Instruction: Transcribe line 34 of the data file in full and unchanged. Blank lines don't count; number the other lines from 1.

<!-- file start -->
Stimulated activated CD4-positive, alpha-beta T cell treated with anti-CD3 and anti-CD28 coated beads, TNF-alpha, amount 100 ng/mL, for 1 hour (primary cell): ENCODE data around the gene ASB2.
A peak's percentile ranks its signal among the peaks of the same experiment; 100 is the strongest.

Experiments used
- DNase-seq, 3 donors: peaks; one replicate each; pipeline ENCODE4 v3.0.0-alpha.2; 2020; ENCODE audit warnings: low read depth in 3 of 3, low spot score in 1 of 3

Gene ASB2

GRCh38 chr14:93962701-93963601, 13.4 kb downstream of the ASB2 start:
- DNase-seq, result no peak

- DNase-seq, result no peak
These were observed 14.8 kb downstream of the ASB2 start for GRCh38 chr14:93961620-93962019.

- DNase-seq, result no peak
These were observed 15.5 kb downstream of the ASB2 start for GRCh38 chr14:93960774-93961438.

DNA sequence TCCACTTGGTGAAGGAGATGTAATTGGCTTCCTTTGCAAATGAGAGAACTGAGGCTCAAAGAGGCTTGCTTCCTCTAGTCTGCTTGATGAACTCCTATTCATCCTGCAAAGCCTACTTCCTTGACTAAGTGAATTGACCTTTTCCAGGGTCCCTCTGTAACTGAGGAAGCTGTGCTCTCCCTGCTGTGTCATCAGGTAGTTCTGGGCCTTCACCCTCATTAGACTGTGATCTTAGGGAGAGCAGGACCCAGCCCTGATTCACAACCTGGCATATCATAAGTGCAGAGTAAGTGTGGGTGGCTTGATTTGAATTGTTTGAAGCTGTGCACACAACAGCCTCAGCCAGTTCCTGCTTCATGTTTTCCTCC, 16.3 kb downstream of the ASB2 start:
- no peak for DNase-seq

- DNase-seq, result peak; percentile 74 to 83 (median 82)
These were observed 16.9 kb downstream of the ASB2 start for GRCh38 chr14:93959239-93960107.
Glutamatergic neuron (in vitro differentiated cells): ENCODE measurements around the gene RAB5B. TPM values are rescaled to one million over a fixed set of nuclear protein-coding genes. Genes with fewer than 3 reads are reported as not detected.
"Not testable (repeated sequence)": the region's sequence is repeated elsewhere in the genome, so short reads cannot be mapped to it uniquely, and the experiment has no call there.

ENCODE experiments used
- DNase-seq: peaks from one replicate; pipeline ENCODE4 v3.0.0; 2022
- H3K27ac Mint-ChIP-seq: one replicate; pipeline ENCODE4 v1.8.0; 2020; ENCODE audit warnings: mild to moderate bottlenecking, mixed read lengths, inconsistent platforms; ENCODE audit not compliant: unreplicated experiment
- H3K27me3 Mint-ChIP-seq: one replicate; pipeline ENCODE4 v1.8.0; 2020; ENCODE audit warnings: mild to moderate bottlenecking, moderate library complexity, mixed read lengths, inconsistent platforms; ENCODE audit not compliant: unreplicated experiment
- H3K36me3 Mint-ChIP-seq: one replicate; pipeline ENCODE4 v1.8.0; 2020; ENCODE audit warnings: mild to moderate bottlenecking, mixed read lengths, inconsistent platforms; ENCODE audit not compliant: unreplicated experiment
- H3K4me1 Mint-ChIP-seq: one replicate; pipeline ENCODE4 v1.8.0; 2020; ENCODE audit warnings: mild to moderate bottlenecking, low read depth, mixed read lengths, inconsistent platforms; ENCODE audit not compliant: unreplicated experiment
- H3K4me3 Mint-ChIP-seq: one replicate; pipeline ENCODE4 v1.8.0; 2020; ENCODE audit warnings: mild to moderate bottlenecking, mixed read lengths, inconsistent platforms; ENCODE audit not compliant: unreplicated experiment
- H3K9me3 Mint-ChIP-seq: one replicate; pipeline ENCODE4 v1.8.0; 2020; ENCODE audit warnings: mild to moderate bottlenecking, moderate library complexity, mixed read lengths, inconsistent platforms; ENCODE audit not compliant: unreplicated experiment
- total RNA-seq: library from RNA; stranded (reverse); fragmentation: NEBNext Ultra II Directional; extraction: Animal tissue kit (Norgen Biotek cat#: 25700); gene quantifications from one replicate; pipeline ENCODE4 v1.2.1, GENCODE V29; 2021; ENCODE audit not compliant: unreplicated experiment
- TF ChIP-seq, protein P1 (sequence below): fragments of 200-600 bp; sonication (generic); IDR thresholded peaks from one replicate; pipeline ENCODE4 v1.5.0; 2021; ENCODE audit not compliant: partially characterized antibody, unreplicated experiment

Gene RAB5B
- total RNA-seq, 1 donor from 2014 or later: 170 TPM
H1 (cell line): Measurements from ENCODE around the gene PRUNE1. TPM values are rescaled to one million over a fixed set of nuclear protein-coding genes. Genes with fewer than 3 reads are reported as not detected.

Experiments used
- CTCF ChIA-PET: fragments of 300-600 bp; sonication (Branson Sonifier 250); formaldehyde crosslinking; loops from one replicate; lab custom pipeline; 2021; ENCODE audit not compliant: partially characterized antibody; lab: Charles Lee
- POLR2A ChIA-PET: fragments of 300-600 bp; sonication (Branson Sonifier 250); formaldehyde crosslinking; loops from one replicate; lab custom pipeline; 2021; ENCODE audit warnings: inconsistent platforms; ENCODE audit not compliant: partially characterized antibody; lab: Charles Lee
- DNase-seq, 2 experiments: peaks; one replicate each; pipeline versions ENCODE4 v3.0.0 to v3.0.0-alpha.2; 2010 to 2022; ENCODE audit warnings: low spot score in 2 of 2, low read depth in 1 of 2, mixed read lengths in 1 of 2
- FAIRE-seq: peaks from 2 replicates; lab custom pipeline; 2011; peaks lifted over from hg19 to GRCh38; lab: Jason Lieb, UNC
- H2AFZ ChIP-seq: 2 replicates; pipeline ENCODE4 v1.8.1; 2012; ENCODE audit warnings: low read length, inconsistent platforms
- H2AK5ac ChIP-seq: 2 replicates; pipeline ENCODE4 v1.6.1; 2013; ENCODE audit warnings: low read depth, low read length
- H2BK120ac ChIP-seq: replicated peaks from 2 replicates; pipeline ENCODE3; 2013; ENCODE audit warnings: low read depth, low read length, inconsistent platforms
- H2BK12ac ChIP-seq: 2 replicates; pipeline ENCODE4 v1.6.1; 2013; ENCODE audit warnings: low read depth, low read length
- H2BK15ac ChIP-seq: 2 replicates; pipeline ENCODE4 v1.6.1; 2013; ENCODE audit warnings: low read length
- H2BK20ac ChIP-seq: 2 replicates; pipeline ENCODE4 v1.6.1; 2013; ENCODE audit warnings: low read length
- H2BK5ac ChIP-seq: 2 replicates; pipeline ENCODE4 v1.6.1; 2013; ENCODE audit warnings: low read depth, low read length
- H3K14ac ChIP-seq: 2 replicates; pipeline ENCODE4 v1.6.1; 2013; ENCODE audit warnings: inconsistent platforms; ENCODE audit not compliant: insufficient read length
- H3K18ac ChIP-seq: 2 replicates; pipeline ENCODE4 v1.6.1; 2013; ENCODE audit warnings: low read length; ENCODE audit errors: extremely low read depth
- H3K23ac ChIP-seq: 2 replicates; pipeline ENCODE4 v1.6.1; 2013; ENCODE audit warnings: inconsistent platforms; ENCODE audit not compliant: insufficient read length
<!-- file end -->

- DNase-seq, 2 experiments: peaks; one replicate each; pipeline versions ENCODE4 v3.0.0 to v3.0.0-alpha.2; 2010 to 2022; ENCODE audit warnings: low spot score in 2 of 2, low read depth in 1 of 2, mixed read lengths in 1 of 2